Campaigning was heating up for Japan's July 10 upper house election on Saturday, with ruling and opposition party leaders pointing to rising prices of daily needs as a major issue.
Entering the first weekend after the election's official campaigning kicked off Wednesday, Prime Minister Fumio Kishida and his rivals delivered stump speeches mainly in closely contested voting districts across Japan.
Kishida, who heads the Liberal Democratic Party, blamed Russia's invasion of Ukraine for high energy and other prices. "To protect your livelihoods and work, the government will take full responsibility and do its utmost to take measures against price increases," he said in Kofu, Yamanashi Prefecture.
Kishida, who will attend meetings with world leaders in Germany and Spain next week, later returned to Tokyo, where the LDP and the main opposition of the Constitutional Democratic Party of Japan are fielding two candidates each to vie for six seats up for grabs in the capital's district.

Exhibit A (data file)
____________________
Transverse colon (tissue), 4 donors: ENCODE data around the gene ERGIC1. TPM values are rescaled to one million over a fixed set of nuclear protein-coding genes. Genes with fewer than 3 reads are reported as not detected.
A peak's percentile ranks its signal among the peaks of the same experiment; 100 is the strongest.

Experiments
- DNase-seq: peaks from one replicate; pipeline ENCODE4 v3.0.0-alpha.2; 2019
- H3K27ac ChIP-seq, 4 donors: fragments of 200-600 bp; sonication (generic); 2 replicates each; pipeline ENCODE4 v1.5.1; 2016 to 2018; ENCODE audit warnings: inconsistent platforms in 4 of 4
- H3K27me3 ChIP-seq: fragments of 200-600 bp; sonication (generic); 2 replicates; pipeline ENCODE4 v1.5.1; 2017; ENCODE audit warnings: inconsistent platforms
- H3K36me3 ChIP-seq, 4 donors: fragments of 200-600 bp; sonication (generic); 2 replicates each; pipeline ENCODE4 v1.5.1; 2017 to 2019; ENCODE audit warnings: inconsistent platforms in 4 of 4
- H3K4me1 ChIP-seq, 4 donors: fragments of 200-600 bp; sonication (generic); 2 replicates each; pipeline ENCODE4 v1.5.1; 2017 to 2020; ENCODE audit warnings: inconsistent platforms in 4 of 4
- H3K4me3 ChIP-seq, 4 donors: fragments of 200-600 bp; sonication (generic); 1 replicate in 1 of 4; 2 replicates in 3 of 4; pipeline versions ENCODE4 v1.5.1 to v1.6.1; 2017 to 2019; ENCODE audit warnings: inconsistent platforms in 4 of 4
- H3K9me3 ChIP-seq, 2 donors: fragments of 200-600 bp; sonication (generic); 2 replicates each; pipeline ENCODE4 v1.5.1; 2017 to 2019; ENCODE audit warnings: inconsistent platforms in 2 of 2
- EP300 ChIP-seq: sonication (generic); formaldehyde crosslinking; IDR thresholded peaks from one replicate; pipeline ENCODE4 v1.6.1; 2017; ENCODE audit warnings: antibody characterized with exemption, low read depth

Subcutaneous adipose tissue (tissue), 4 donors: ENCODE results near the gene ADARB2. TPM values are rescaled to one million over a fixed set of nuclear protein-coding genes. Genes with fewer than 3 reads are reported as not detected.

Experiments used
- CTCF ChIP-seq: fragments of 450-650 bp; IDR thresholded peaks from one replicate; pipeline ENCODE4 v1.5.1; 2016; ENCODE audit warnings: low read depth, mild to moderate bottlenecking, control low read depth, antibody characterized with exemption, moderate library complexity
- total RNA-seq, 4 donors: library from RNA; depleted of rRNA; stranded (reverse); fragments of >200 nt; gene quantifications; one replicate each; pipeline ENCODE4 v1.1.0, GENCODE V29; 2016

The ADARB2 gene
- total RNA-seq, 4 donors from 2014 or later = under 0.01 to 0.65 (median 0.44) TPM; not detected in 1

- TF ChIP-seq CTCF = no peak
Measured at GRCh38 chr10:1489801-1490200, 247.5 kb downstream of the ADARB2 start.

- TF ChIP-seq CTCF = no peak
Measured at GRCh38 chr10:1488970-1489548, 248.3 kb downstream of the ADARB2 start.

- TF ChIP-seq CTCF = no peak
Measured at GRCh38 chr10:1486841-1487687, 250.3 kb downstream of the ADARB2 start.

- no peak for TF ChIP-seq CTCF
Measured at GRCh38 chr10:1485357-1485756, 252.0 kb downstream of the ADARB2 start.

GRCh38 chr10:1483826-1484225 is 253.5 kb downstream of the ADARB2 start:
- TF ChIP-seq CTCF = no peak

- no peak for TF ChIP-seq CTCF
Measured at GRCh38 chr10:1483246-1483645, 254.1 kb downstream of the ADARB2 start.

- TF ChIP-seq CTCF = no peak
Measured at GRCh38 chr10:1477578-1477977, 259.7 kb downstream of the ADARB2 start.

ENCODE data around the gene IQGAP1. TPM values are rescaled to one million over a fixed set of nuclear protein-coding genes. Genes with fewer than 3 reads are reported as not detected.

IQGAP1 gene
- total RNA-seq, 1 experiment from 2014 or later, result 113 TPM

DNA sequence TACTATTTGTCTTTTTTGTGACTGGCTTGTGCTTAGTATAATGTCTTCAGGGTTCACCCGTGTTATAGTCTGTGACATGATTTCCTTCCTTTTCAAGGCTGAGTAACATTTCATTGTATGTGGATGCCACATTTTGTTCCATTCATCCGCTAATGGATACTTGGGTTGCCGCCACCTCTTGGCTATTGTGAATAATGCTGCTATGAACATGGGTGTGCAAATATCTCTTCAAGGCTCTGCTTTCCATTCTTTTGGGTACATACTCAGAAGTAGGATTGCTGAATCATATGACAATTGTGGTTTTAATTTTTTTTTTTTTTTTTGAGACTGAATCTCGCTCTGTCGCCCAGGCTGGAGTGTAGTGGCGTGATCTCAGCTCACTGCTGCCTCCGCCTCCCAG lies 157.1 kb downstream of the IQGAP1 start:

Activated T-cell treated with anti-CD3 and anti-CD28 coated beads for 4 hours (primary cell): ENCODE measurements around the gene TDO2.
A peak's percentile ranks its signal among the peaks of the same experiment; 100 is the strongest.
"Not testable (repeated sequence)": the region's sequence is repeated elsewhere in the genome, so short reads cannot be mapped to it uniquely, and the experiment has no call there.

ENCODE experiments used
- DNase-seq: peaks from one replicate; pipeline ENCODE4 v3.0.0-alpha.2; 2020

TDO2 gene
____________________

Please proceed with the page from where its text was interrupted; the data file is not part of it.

Kenta Izumi, leader of the main opposition party, facing an uphill battle in the triennial House of Councillors election, criticized the government's economic policy.
"The prime minister has not looked straight at price rises and also has no concrete measures," Izumi said in the major southwestern city of Fukuoka. "Let's raise our voice and change politics."
Natsuo Yamaguchi, chief of the LDP's coalition partner Komeito, participated in a rally for young people in Nagoya, pledging to invest more in cultivating human resources and achieving sustainable wage increases.
"We will do the same administrative and fiscal reforms in Japan that we have done in Osaka," Nobuyuki Baba, co-leader of the opposition Japan Innovation Party, said in a speech in Tokyo.
Japanese Communist Party leader Kazuo Shii, speaking in Narashino, Chiba Prefecture, slammed the Kishida administration's plan to bolster Japan's defense forces, saying, "Let's use everyone's power to stop politics that crushes our lives."